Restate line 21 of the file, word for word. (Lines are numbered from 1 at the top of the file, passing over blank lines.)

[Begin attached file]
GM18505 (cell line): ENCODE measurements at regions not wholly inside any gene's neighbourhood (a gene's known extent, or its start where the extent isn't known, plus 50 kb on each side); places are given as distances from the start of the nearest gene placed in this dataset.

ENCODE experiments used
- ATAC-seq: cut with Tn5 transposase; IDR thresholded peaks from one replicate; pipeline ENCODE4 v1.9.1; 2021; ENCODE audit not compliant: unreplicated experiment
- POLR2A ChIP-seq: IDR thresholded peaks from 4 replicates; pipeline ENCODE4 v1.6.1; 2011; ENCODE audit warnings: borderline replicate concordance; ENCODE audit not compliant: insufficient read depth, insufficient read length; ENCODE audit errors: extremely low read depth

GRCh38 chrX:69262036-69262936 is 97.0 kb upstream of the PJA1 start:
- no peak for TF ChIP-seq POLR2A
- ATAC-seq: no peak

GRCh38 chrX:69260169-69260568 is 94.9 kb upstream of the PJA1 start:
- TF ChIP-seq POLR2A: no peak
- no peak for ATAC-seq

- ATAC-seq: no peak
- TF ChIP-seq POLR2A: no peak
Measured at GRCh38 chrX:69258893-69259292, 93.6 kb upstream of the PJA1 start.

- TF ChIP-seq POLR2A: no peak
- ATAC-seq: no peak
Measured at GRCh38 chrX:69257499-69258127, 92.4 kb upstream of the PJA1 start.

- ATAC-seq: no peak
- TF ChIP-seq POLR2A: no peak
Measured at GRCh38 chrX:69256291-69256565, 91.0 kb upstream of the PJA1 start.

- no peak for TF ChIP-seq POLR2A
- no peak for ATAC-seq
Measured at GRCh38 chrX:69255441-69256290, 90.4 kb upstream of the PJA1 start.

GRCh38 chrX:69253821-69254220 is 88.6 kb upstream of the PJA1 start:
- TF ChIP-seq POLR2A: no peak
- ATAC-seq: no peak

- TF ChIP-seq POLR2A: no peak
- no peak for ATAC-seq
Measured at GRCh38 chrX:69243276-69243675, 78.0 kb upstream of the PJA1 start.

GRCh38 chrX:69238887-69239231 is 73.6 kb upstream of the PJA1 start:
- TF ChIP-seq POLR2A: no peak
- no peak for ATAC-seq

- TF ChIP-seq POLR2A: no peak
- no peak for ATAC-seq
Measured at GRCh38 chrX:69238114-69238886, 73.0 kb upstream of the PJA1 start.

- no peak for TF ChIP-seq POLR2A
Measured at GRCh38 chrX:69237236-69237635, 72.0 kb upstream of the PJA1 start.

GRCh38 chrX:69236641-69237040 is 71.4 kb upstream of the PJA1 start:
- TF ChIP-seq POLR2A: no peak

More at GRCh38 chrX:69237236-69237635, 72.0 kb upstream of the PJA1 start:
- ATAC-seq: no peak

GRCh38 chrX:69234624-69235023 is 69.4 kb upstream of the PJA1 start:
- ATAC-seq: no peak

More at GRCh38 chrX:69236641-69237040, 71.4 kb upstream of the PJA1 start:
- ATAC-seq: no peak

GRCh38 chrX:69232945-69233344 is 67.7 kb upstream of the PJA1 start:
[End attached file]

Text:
- no peak for ATAC-seq